SHE Level 4
SCQF Credit Points 30.00
ECTS Credit Points 15.00
Module Code MHB721872
Module Leader Marion Welsh
School School of Health and Life Sciences
Subject Community Health
  • A (September start)-B (January start)
  • B (January start)-C (May start)
  • C (May start)-A (September start)

Summary of Content

This module recognises that effective case management in the Occupational Health setting is a key skill for practitioners working within this field of practice. In acknowledging the important relationship which exists between work and health this module aims to provide Occupational Health Professionals with the opportunity to develop their knowledge and skills in the assessment and management of long term conditions, disability, sickness absence and returning to work. In this context, students will consider the application of a bio-psychosocial model of contemporary practice to underpin a structured approach to case management.


Case management approaches in Occupational Health Holistic Case Management Occupational Health practitioner's role in assessment and management Case manager in the organisational context Bio-psychosocial model of case management in Occupational Health Return to work & job retention in practice Managing complex cases/Mental health case management Professional, legal and ethical frameworks Long-term Conditions Management Case Management reports Promoting the benefits of the case management approach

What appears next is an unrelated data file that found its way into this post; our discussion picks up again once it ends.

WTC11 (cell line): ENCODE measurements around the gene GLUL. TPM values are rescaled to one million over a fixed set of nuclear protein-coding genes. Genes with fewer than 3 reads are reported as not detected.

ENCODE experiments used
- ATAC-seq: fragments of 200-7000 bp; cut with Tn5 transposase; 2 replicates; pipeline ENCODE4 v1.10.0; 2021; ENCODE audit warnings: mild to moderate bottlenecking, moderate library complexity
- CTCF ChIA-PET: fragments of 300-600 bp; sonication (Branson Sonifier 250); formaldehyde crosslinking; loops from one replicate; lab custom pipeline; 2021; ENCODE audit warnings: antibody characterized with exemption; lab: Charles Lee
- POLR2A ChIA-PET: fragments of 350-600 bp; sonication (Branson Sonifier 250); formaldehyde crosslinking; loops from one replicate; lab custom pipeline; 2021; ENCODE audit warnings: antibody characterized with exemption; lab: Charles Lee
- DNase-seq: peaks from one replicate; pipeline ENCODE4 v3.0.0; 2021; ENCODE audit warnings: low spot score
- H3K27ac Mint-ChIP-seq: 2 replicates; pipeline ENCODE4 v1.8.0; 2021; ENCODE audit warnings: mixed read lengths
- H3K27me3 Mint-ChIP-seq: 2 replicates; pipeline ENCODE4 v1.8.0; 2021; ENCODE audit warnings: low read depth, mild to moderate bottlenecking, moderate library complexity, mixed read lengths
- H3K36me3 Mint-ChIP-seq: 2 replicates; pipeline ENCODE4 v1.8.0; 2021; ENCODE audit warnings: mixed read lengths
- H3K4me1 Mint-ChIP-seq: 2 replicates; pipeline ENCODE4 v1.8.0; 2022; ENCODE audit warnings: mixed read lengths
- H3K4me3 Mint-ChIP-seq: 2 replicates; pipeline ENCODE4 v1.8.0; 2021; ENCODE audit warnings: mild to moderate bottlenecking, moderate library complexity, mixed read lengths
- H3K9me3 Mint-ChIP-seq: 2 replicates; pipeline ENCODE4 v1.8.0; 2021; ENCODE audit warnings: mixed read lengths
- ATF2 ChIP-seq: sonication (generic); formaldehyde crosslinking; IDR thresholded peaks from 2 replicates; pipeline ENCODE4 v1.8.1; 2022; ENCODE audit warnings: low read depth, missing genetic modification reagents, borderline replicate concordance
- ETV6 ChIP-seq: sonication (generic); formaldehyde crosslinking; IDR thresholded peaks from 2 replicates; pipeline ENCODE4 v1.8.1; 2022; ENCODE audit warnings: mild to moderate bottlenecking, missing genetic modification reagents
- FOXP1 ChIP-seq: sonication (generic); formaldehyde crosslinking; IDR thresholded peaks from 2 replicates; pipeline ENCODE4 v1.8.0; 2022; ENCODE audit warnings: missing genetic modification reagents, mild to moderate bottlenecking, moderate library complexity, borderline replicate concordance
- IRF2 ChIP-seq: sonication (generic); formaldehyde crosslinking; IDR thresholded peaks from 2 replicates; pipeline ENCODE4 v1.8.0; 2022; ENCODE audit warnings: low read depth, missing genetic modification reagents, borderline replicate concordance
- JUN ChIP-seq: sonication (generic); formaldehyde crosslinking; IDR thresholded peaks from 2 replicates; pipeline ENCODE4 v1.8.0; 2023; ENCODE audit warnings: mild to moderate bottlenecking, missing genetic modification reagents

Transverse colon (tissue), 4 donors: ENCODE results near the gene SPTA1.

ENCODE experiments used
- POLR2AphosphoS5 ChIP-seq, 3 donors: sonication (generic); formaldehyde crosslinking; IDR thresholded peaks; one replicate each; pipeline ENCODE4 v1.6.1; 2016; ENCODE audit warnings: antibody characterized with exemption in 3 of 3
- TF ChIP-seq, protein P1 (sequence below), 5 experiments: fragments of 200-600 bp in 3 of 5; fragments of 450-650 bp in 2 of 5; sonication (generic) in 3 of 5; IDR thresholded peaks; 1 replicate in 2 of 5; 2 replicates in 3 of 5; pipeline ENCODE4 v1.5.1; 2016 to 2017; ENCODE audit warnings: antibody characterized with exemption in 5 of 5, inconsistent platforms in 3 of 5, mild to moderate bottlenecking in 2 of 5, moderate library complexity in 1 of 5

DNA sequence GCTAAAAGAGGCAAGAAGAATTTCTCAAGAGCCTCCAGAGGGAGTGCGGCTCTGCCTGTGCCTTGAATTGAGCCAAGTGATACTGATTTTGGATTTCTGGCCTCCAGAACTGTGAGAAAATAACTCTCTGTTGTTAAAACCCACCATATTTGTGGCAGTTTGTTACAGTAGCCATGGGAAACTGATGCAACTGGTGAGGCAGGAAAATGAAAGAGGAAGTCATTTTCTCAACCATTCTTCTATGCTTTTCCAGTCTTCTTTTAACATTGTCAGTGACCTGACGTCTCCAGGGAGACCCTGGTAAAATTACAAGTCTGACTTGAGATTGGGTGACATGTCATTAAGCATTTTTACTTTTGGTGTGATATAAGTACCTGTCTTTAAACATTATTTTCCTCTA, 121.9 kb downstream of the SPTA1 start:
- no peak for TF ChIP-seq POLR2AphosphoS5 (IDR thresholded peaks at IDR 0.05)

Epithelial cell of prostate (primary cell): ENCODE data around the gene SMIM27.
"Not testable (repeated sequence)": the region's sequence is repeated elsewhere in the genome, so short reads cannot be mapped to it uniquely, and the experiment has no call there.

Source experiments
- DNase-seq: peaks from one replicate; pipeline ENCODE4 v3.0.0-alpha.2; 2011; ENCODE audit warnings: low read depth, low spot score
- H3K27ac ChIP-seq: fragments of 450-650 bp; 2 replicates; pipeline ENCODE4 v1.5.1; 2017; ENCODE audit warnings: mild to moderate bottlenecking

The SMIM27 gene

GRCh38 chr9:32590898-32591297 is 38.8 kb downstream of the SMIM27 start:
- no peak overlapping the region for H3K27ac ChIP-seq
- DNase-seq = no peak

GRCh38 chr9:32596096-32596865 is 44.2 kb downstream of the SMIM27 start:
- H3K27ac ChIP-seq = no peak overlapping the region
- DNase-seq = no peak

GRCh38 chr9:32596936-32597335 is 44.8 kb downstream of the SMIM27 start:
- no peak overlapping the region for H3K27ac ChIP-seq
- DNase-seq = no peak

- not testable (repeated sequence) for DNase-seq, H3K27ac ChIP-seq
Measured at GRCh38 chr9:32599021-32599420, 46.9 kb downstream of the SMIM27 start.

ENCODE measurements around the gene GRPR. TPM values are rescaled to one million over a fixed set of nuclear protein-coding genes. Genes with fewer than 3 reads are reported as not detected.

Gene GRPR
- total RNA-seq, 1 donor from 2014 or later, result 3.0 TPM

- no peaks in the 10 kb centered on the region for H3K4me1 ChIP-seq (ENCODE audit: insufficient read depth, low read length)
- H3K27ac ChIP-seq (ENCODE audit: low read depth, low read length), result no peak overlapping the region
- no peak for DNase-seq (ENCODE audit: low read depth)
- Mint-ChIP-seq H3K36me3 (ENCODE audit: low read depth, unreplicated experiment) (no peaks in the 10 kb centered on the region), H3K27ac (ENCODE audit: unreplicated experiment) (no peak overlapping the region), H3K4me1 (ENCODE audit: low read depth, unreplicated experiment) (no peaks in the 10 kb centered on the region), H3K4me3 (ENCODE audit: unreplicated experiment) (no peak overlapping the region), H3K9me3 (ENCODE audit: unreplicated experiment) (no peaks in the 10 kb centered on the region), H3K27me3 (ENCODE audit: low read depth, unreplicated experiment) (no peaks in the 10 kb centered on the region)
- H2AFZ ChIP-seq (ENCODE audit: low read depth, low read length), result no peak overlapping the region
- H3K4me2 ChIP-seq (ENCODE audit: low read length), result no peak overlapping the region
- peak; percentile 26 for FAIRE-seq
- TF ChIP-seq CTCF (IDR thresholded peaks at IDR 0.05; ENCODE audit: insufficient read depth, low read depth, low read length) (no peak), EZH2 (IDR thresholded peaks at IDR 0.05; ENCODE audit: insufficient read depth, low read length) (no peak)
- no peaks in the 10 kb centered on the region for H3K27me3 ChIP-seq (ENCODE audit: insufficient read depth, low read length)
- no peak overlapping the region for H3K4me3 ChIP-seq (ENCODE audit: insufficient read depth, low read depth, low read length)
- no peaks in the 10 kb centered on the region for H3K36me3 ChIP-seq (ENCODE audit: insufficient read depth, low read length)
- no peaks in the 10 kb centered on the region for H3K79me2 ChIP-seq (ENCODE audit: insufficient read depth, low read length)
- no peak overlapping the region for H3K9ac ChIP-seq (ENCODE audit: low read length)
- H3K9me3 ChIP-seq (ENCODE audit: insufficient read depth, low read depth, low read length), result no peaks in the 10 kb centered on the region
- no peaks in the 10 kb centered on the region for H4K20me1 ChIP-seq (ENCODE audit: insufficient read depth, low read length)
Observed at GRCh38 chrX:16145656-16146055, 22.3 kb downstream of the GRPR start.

Learning Outcomes

On successful completion of this module, students should be able to: -Critically explore the relevance and complexities associated with effective case management which promotes health and well-being in the occupational health setting -Critically reflect on relevance of the bio-psychosocial model in occupational health and case management. -Analyse and critically discuss the role of occupational health professional as the case management co-ordinator in applying a structured model of practice -Reflect on the legal context within which occupational health operates and present a reasoned argument which includes consideration of professional obligations and your employer's obligations -Critically explore the organisational issues impacting on case management -Critically appraise relevant literature to present a reasoned argument to illustrate an evidence-based approach to case management.

Teaching / Learning Strategy

A range of student centred learning and teaching methods will be used to enable students to combine face to face delivery of lectures and seminars with independent study and reflective learning in practice. Students will also have the opportunity, as part of peer/group learning, to use scenarios drawn from real-life case studies to critically explore and apply case management skills

Indicative Reading